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TL;DR: In this article, a distributed algorithm for computation of a generalized Nash equilibrium (GNE) in non-cooperative games over networks is proposed, where the feasible decision sets of all players are coupled together by a globally shared affine constraint.

178 citations

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TL;DR: In this paper, the authors consider the problem of distributed Nash equilibrium seeking over networks, a setting in which players have limited local information (i.e., instantaneous all-to-all player communication) and consider how to modify this gradient-play dynamics in the case of partial or networked information between players.

Abstract: In this paper we consider the problem of distributed Nash equilibrium (NE) seeking over networks, a setting in which players have limited local information. We start from a continuous-time gradient-play dynamics that converges to an NE under strict monotonicity of the pseudo-gradient and assumes perfect information, i.e., instantaneous all-to-all player communication. We consider how to modify this gradient-play dynamics in the case of partial, or networked information between players. We propose an augmented gradient-play dynamics with correction in which players communicate locally only with their neighbours to compute an estimate of the other players' actions. We derive the new dynamics based on the reformulation as a multi-agent coordination problem over an undirected graph. We exploit incremental passivity properties and show that a synchronizing, distributed Laplacian feedback can be designed using relative estimates of the neighbours. Under a strict monotonicity property of the pseudo-gradient, we show that the augmented gradient-play dynamics converges to consensus on the NE of the game. We further discuss two cases that highlight the tradeoff between properties of the game and the communication graph.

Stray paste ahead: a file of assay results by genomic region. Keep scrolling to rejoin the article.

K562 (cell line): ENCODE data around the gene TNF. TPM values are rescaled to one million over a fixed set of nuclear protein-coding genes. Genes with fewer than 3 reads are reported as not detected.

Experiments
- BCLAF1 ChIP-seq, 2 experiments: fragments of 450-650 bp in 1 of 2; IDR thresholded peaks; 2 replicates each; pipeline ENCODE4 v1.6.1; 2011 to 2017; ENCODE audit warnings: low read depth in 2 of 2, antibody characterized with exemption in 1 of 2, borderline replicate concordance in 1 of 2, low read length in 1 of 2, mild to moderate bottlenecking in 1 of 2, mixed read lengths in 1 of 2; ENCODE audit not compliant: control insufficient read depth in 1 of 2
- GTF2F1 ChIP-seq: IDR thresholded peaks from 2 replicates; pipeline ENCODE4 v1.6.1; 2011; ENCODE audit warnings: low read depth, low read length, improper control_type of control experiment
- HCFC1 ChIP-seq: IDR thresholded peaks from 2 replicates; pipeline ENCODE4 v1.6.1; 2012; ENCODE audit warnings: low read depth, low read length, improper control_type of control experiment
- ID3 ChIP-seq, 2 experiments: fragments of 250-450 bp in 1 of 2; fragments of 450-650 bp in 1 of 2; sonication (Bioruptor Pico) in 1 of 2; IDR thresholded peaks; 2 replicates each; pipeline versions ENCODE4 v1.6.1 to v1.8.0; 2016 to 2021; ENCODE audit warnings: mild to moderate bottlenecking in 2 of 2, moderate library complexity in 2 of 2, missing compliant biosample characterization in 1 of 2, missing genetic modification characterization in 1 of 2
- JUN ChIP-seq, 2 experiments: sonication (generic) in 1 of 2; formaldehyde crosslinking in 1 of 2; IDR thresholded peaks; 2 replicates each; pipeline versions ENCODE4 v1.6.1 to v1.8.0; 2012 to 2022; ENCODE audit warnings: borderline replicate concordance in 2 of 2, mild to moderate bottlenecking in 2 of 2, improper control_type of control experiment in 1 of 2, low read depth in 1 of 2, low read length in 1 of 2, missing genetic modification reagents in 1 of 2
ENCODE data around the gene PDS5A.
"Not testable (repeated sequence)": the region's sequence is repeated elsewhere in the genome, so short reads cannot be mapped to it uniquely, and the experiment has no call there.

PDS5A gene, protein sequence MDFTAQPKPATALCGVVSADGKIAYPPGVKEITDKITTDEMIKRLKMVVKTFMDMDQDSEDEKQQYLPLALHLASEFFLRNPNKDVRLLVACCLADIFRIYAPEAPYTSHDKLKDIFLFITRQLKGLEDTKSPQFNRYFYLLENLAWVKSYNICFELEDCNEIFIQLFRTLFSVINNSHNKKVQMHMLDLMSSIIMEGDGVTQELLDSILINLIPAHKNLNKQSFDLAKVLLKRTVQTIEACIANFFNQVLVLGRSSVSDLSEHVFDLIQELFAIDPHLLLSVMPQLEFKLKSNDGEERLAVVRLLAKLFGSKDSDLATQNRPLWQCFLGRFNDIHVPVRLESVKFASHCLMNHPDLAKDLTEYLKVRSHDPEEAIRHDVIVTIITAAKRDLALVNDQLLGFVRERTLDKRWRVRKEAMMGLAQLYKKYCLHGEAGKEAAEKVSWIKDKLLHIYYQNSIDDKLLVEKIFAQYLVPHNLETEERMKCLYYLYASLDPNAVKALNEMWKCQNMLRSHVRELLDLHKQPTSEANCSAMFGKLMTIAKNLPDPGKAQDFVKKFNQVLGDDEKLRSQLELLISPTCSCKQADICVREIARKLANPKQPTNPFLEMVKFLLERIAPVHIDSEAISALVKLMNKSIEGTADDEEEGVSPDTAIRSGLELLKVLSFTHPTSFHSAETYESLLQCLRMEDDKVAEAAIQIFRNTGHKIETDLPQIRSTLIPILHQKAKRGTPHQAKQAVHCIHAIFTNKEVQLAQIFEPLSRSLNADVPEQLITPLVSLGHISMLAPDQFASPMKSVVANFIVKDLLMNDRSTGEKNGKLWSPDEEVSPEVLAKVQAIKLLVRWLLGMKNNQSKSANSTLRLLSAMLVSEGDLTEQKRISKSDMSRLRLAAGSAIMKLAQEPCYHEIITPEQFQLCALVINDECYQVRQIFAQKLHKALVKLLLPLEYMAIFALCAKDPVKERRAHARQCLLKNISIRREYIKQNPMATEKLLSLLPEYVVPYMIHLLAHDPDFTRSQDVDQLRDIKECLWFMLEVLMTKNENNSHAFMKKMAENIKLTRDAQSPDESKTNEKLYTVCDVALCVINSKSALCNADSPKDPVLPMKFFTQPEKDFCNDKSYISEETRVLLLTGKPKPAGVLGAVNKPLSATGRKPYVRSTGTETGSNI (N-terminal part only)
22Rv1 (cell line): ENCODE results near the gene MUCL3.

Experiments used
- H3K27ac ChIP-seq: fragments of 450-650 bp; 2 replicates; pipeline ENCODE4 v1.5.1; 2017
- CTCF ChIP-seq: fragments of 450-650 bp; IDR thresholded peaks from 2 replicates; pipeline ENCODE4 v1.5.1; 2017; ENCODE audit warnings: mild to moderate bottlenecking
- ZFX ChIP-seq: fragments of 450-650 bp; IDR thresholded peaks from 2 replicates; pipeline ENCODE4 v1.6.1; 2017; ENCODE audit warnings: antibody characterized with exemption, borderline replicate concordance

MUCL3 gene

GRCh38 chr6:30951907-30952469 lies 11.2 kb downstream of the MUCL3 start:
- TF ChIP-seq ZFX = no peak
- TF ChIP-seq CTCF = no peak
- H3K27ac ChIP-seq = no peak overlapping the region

107 citations

##### Cited by

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01 Jan 2003

2,810 citations

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TL;DR: This paper proposes gradient descent algorithms for a class of utility functions which encode optimal coverage and sensing policies which are adaptive, distributed, asynchronous, and verifiably correct.

Abstract: This paper presents control and coordination algorithms for groups of vehicles. The focus is on autonomous vehicle networks performing distributed sensing tasks where each vehicle plays the role of a mobile tunable sensor. The paper proposes gradient descent algorithms for a class of utility functions which encode optimal coverage and sensing policies. The resulting closed-loop behavior is adaptive, distributed, asynchronous, and verifiably correct.

2,198 citations

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2,084 citations

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TL;DR: A simply approximate formula for estimating the detailed number of pinning nodes and the magnitude of the coupling strength for a given general complex dynamical network is provided.

541 citations